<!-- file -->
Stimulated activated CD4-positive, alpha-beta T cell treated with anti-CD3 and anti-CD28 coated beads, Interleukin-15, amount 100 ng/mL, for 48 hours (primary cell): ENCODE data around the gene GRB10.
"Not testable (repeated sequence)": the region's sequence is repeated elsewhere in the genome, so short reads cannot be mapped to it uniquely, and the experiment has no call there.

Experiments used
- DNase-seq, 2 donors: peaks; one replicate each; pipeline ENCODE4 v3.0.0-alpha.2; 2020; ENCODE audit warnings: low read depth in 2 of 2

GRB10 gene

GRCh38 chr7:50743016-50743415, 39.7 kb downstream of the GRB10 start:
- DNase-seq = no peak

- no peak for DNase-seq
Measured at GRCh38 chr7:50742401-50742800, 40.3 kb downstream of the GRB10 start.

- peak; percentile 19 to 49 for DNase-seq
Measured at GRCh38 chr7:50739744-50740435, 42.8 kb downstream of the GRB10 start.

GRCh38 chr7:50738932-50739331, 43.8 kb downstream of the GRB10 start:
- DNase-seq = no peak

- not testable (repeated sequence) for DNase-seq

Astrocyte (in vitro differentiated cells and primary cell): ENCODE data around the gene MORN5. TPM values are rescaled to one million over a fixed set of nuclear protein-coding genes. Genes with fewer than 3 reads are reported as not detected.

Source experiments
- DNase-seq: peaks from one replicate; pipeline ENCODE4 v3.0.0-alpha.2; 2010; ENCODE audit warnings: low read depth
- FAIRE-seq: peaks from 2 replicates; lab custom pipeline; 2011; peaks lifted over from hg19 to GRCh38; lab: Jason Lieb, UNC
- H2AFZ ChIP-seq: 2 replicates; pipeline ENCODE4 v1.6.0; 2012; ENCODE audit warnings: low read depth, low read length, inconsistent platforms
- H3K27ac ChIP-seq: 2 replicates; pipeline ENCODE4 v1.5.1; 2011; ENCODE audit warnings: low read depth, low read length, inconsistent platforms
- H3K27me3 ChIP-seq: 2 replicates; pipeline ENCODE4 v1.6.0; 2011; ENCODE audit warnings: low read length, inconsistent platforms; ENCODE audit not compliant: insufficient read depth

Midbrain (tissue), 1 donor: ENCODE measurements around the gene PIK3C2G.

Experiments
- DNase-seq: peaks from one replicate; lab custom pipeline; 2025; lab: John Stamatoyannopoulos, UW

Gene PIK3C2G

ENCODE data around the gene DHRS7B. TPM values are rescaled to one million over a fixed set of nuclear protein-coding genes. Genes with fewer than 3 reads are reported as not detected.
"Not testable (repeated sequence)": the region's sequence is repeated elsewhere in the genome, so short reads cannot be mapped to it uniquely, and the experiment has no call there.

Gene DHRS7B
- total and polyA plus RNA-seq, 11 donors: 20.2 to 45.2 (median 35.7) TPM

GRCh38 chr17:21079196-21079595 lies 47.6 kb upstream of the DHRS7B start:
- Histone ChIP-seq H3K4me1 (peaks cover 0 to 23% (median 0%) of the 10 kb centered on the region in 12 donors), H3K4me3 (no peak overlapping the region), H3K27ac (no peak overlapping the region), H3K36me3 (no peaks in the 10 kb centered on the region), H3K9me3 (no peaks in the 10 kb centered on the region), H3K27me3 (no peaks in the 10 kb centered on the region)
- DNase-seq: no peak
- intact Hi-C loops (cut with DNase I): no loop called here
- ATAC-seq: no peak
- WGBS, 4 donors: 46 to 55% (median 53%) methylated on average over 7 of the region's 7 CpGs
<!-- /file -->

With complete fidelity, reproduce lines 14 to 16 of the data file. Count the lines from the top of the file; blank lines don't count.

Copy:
- not testable (repeated sequence) for DNase-seq

Astrocyte (in vitro differentiated cells and primary cell): ENCODE data around the gene MORN5. TPM values are rescaled to one million over a fixed set of nuclear protein-coding genes. Genes with fewer than 3 reads are reported as not detected.

Source experiments